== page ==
PBC: Yeah, well I understand we didn't get into that. In general, she seems pretty comfortable with Sequoia as her vendor.

BF: And that's what I'm worried about. And the reason I had asked her about what the people had said about the AutoMARK at that public hearing a couple of years ago was this concern that I hear from elections officials all over the place that the voters don't seem to come first. You know, a lot of them have said, as Gail did just now, that they would have liked to have seen registrars participating with Debra Bowen in her top-to-bottom review. I'm not sure what that would have gotten us, but I've heard--and I wanted to ask her that as well--but I've heard a lot of them say exactly that. 'Oh, I wish the registrars were involved.' I haven't heard one of them say, 'Gosh, I wish the voters were involved in that top-to-bottom review.' The voters had no say in that top-to-bottom review and continue to have very little say in the entire process. And it's the voters who I think should be coming first here, so when I hear a lot of these elections officials sort of protecting their investment in their vendors despite you hear the people jumpin' up and down, maybe they're calling in today, their concerns, I don't care how secure either these systems are or those vendors--uh, those registrars--think they are, if the people don't feel that way then we've got a serious problem. And I think that's what we've got on our hands right now, even with Gail Pellerin's system.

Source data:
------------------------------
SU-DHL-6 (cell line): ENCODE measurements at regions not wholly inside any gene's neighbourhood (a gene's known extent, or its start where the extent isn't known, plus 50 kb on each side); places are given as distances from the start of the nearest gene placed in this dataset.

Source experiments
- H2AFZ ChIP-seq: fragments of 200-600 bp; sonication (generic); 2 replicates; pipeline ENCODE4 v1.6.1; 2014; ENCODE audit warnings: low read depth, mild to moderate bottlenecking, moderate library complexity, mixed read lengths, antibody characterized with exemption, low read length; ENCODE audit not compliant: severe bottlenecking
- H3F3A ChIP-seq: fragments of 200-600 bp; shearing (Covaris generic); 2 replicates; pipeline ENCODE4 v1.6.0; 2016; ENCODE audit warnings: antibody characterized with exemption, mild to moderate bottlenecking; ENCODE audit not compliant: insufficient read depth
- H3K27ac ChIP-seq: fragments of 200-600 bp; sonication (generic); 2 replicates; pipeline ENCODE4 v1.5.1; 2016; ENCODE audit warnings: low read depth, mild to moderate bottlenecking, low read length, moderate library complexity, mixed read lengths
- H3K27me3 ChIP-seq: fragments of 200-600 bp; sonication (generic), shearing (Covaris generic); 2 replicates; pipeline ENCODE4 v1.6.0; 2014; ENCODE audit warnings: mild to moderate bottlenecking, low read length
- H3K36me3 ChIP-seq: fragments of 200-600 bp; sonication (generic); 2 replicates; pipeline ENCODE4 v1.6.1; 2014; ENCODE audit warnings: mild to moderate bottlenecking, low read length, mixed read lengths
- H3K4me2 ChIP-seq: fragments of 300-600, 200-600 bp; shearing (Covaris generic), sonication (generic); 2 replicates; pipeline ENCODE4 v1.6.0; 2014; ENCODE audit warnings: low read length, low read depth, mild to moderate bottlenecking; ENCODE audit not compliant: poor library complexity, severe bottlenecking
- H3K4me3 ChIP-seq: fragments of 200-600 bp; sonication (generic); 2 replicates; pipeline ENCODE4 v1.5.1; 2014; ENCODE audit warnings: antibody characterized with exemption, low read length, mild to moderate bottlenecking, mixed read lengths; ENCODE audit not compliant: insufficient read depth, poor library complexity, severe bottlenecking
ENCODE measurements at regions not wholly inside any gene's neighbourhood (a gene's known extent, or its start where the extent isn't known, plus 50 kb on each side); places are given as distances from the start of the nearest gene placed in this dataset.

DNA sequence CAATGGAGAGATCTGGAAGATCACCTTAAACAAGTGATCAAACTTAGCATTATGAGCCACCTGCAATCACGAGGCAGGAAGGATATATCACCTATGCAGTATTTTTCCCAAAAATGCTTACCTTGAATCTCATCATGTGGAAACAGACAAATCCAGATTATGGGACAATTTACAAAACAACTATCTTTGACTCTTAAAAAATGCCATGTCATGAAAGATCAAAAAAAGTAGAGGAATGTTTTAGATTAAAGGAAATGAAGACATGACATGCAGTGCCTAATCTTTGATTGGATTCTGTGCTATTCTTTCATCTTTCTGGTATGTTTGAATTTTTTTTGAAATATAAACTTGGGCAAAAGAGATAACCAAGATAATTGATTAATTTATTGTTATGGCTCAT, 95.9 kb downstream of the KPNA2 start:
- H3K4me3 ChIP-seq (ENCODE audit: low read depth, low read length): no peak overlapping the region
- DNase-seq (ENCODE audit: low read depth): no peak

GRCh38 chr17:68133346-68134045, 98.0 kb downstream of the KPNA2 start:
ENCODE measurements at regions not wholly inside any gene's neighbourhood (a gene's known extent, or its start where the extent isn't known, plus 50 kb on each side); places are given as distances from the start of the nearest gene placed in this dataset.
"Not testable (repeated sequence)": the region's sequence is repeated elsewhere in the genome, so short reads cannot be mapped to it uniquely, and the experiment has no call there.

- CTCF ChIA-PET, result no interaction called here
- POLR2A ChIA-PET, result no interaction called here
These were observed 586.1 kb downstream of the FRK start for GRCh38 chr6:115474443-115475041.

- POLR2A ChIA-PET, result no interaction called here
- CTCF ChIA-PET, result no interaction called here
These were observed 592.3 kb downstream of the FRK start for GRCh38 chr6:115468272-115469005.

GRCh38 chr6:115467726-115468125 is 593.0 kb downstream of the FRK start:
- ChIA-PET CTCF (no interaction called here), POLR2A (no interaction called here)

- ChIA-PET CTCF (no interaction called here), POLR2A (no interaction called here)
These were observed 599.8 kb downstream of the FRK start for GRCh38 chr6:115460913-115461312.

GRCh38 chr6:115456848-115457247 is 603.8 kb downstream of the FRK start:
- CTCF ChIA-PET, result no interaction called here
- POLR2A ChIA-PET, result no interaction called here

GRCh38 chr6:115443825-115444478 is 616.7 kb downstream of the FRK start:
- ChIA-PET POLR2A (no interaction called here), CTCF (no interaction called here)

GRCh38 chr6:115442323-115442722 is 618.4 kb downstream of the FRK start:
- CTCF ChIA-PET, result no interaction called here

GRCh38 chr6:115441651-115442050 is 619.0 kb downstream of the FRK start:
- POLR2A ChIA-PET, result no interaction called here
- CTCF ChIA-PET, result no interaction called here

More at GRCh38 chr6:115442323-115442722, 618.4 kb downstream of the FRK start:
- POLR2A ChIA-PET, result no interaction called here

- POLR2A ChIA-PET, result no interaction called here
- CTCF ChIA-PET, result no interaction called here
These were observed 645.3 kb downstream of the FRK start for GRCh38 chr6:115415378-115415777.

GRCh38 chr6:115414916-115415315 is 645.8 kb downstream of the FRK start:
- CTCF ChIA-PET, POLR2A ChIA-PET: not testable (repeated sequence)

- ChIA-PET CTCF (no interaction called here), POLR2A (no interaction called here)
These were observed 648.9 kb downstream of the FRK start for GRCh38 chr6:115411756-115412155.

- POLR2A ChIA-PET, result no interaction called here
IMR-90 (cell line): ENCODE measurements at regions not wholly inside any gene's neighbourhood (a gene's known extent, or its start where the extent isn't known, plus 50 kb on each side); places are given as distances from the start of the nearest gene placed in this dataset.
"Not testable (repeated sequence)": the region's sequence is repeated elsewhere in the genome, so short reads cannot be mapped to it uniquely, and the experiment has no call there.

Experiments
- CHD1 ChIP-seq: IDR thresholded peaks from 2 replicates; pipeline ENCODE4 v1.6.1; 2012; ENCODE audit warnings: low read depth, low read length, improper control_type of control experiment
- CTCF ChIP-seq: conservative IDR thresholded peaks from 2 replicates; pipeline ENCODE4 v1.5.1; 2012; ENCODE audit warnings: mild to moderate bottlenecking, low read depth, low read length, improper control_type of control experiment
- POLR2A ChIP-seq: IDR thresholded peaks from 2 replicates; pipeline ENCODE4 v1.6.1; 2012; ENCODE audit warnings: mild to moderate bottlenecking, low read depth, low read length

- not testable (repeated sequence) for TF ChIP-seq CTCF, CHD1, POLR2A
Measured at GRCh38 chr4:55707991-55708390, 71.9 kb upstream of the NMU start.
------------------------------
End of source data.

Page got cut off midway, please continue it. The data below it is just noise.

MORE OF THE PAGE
PBC: Well, you know, Brad, you raise a very important issue there, and I think if we look at it historically, voters have never been really given a voice in the process. And it's really only because of the razor-thin margins and the allegations of misdeeds in the presidential elections of 2000 and 2004 that a new level of scrutiny and awareness and activism has surfaced. And I think part of it was in the past that voters didn't express much interest in the processes and the systems and number one--er, number two--we didn't have that many concerns. Because we felt that, gosh, we went to the polls and our votes were duly tabulated and counted.